Valuing the Arts, Literature, and History. . . .

On February 11, 2014, I responded to words quoted in an article written by a college professor on Atlanta Journal-Constitution columnist Maureen Downey’s blog.  Below are, first, the words quoted in the article, and, then, my words of response to that quote. 

“Absences are absences; there is no need to understand why children in poverty are undernourished, have transportation problems, are not socialized from birth to view school as a vehicle for upward mobility, or otherwise might not make it to school or class. They are simply absent, and that absence has meaning on the spreadsheet, if not in the real life of the child.”

That statement, above, represents an entire worldview. On a surface level, it is about students’ absences, but the statement is actually symbolic of how we should view humanity, in the eyes of the person who is quoted. A a former teacher, I believe that teachers must insist that the instructional process of delving deeper into forces which affect human beings, both internal and external, should never be disregarded from the curriculum. In the present evolving technological age, valuing looking deeply into the forces which shape the lives of individuals is going to become harder to sustain as a necessity. As teachers, we must continue to insist that there is great value in teaching students to perceive all human beings with depth and not simply as convenient generic labels. Human beings can easily fall into hating others whom they perceive as labels (such as “the enemy”), but when a student is taught to see another human being with a depth that transcends generic labels, then rarely will that student’s newly refined sensibility allow him or her to hate another. Martin Luther King, Jr. understood this. Educational leaders must always value the arts, literature, and history as much as they presently value science, mathematics, and data (which are aligned with the technological age) because those more introspective academic disciplines teach humanity how to love – not with sentimentality but with genuine compassion and empathy. If we, as a human race, cannot experience compassion for one another, then what is the point of existence, itself?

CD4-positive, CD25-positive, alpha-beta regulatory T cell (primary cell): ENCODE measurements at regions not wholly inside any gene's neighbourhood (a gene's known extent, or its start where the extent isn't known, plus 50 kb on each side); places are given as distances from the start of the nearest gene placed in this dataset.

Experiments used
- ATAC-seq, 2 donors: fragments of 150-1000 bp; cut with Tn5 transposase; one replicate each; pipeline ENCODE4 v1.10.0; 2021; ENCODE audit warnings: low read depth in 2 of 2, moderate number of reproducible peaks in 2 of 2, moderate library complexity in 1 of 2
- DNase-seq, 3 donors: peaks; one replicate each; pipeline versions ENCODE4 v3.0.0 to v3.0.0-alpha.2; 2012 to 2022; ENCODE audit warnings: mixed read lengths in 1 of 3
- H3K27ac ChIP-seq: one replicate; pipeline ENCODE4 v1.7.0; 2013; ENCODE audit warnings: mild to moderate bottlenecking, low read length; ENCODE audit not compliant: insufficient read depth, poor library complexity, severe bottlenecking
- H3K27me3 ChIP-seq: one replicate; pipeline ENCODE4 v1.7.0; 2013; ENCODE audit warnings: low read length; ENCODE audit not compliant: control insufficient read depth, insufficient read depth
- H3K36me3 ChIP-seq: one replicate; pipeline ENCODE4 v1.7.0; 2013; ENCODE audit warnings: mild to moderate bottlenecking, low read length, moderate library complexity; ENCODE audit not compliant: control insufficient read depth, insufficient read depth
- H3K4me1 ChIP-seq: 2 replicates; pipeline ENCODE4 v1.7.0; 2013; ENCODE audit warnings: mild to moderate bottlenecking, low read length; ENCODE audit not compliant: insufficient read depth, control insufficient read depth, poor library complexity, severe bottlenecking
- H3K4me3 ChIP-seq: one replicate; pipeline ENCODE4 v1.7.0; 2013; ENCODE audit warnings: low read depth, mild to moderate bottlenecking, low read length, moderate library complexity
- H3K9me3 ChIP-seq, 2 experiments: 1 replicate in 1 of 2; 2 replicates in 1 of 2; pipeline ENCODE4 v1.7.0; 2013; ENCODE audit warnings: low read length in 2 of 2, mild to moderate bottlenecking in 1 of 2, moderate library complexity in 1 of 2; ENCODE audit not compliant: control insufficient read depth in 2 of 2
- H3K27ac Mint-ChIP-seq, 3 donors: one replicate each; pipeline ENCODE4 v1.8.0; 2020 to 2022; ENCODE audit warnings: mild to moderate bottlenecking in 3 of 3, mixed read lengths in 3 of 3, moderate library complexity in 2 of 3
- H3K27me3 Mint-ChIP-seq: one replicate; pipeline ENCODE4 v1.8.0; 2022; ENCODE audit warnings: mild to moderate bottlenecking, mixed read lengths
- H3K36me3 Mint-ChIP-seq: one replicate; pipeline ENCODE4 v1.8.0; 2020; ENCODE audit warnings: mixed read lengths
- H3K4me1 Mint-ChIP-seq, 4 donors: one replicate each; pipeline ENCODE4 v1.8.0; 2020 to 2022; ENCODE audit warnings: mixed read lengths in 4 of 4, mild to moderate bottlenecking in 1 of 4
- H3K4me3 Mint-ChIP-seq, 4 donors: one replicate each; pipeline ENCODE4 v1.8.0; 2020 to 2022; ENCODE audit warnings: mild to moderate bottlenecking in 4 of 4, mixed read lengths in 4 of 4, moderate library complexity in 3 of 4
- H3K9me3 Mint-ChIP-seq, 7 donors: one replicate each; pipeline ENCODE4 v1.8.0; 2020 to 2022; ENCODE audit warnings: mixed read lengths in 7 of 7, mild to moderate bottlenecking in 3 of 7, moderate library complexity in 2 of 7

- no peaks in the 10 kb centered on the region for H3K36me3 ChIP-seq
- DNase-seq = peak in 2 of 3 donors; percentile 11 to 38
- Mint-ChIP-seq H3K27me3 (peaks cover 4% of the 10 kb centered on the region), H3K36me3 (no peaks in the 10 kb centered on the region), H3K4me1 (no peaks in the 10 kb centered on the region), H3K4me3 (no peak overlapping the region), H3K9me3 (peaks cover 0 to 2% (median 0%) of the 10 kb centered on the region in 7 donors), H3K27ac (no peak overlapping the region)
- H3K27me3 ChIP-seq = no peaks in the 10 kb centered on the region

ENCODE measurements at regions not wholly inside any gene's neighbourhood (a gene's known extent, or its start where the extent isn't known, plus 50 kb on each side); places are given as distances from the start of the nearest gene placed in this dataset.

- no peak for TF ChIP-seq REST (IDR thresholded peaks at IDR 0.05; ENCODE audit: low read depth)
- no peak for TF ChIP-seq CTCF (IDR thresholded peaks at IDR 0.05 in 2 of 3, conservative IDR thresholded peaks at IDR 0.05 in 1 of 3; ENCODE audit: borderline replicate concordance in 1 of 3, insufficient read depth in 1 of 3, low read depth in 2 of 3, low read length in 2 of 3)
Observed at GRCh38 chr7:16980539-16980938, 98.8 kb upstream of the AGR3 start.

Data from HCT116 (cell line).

ADDENDUM added November 17, 2015 from comments I made to another poster on the AJC blog, “Get Schooled”:

“I must point out to you that – regarding your son’s literature and history assignments online – the retention of facts and information is only the first step of knowledge and understanding.  Answering the higher level questions such as ‘why’ and ‘what’ (not simply the lower level questions such as ‘who,’ ‘when,’ ‘where’), and seeing the interrelationships between ideas which manifest themselves in people and events, are the instructional gifts of the exceptional teacher who knows how to have all students interact within his/her classroom to foster intellectual growth of higher level thinking skills in his/her students, which they will be able to apply to situations in their own lives and in the world’s improvement.”

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